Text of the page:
Police repression in the United States is embedded in the history of slavery, institutionalized racism, the legitimized use of violence, and the interconnectedness of violence against African-Americans, Latinos, women, gays, transgender people, and workers.
Further, police repression on a global basis serves to impose policies in keeping with neoliberal globalization, including the privatization of public institutions, cutting back on social safety nets, opposing demands by low-wage workers for economic justice, and extracting larger shares of the value of the labor of workers.
Since the embrace of neoliberal policies virtually everywhere in the world, economic inequality has grown dramatically. With growing protest activities, police and military repression has increased as well.
Speakers suggested that the criminal justice system — the police, prisons, and laws restricting political participation — is a form of direct violence.
Speakers suggested that the criminal justice system — the police, prisons, and laws restricting political participation — is a form of direct violence that is seeking to create pliant behavior by force or the threat of force. Further, the criminal justice system is an instrumentality of structural violence; protecting the various forms of exploitation and oppression embedded in the society at large.
In addition it is replicated in the broader culture. Mass media romanticize police behavior, courts of law, even vigilante forms of violence. Police programs, the portrait of scientists engaged in uncovering crimes, and even police comedies pitting bungling but wise police investigators against incorrigible criminals give credence to the necessity of police, prisons, oppressive laws, and the need for order. Consumers of pop culture are rewarded for their willing acceptance of the systems of control as they exist for an hour or two of entertainment. Besides, most people think, what are the alternatives to armed police, laws, prisons, and the right-to-bear arms?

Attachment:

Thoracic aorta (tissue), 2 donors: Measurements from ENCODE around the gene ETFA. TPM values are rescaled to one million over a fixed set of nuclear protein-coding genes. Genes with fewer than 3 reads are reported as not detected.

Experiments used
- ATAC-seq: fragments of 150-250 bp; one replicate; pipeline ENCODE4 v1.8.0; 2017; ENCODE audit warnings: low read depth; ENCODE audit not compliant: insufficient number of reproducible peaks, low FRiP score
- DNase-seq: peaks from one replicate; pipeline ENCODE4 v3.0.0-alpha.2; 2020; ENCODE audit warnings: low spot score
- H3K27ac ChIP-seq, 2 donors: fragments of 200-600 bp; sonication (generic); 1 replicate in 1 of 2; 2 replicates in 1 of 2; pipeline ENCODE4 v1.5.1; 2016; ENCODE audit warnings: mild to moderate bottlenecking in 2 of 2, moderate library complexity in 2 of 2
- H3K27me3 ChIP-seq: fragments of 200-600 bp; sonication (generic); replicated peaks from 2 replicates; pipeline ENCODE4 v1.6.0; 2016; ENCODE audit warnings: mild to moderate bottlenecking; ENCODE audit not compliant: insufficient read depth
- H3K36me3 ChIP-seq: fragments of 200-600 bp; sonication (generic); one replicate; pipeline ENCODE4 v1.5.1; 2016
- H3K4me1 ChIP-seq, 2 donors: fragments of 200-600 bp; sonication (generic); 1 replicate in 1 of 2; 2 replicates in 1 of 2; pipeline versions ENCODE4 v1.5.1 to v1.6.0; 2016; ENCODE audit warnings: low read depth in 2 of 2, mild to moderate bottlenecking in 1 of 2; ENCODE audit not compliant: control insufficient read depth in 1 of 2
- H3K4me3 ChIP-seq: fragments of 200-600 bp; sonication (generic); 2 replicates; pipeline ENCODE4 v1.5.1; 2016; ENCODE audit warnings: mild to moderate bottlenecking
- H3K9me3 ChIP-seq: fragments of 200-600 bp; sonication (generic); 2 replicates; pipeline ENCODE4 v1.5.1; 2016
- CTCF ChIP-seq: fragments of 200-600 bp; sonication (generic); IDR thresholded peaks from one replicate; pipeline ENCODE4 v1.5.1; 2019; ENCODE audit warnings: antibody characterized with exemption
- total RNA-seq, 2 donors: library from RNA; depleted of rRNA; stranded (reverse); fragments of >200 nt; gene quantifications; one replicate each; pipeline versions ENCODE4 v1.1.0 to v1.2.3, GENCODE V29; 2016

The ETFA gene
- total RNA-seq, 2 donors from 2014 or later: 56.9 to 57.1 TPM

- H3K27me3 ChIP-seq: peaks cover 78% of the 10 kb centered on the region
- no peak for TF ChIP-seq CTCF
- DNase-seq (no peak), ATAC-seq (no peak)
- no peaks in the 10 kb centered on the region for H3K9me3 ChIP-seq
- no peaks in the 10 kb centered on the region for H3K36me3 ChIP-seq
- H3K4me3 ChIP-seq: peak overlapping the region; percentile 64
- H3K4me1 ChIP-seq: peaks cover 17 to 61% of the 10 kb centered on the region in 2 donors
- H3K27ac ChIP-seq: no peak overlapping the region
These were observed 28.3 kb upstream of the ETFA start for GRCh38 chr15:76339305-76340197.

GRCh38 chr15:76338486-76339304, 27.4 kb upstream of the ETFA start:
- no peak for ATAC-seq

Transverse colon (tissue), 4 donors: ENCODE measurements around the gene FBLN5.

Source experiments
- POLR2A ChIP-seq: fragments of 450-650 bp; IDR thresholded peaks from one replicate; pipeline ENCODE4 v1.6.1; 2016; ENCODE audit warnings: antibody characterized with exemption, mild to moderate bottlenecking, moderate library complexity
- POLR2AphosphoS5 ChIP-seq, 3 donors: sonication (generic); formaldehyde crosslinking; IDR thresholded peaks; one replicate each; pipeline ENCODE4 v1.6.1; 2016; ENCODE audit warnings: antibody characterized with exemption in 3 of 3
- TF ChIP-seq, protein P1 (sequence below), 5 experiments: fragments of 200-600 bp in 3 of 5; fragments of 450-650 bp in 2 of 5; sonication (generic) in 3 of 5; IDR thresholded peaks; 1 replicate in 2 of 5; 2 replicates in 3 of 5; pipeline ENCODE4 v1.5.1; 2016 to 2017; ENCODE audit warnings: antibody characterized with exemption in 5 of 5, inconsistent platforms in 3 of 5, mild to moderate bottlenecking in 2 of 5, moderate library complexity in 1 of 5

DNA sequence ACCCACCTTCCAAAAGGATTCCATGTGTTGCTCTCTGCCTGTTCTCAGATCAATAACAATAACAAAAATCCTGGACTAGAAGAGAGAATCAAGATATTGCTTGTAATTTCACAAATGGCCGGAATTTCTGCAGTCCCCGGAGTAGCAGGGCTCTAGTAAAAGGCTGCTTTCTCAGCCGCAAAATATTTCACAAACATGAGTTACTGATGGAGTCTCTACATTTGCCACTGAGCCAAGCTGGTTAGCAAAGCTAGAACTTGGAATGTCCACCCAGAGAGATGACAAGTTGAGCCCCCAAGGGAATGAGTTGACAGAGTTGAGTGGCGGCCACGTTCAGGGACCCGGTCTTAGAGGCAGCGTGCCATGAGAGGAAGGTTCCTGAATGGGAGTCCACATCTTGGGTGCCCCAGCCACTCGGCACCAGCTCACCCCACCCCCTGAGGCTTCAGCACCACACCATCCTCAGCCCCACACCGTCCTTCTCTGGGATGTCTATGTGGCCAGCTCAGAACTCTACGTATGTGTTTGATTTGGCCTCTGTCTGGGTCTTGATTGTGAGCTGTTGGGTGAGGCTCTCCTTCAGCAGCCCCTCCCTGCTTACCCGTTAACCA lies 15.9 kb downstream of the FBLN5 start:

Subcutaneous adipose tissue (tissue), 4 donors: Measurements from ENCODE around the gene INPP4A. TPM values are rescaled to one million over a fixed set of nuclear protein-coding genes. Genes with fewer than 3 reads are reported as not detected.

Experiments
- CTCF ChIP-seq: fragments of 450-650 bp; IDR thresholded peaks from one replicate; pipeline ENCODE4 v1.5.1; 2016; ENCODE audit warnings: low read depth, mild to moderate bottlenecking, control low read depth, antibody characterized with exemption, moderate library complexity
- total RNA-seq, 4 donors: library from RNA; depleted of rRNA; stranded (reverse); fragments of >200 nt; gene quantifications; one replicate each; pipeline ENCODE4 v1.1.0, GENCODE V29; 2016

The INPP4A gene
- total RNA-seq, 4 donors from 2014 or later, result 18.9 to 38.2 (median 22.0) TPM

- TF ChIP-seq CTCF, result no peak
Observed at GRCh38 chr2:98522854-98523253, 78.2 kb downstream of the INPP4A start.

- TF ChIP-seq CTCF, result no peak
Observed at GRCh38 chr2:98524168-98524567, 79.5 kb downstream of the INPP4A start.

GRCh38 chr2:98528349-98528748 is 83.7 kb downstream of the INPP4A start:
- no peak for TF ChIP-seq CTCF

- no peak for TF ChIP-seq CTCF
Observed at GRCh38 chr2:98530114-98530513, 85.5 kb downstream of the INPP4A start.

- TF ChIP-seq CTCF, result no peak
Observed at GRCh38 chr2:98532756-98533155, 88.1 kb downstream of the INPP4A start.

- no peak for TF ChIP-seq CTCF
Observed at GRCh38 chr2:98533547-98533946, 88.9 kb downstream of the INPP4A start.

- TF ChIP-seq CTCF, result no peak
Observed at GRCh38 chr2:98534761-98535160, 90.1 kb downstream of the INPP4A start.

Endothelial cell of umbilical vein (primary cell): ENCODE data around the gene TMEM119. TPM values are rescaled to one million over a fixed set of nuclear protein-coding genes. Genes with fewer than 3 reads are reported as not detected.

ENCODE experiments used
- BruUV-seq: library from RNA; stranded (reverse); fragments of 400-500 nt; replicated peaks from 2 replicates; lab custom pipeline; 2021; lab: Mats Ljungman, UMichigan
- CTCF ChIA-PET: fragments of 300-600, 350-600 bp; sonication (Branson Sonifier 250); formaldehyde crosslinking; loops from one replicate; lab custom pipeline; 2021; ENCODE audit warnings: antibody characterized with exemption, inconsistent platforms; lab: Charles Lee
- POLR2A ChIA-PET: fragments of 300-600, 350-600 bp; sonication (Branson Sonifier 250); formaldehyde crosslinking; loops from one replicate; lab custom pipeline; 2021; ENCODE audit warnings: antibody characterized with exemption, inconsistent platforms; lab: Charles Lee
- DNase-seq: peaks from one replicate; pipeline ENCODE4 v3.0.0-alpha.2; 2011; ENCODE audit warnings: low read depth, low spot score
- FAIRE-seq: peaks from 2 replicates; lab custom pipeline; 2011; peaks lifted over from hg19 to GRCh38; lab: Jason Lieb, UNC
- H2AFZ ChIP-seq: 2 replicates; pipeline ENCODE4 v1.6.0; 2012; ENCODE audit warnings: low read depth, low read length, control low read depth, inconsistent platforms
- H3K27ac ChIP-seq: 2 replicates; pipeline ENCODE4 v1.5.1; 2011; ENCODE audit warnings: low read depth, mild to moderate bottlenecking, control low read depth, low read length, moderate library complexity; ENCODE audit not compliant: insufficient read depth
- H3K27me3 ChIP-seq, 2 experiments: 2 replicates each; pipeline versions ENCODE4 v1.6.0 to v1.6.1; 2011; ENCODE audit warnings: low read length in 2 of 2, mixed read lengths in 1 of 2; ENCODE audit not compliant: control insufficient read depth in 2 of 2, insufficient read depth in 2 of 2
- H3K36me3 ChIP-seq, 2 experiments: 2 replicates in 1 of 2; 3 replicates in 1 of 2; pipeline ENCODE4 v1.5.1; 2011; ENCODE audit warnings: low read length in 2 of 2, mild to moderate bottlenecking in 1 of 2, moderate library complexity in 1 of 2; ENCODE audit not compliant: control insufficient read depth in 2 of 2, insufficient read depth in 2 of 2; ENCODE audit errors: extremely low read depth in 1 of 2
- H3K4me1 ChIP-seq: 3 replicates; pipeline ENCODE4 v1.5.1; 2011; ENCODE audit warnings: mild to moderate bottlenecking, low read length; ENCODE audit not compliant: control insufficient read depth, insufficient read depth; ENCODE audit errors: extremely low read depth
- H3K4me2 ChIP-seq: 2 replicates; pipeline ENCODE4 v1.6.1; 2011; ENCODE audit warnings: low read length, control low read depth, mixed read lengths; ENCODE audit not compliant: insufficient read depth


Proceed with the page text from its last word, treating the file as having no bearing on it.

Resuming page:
The National Alliance Against Racist and Political Repression successfully struggled to free Angela Davis and many others falsely incarcerated and inspired mobilizations of activists everywhere to protest police violence, prisons, the death penalty, and Stand Your Ground laws. The Alliance in Chicago continues the struggle and has demanded civilian control of the police.
Angela Davis posed the vision of an unarmed police force administered by the community and the elimination of prisons entirely. While these proposals cannot be achieved in the short run, she and the Alliance believe, as the World Social Forum suggests, “Another World is Possible.” To make these visions reality they say, “a multi-racial, multi-national and multi-cultural broad-based movement” is needed to create “united democratic action.”
[Harry Targ is a professor of political science at Purdue University and is a member of the National Executive Committee of the Committees of Correspondence for Democracy and Socialism. He lives in West Lafayette, Indiana, and blogs at Diary of a Heartland Radical. ]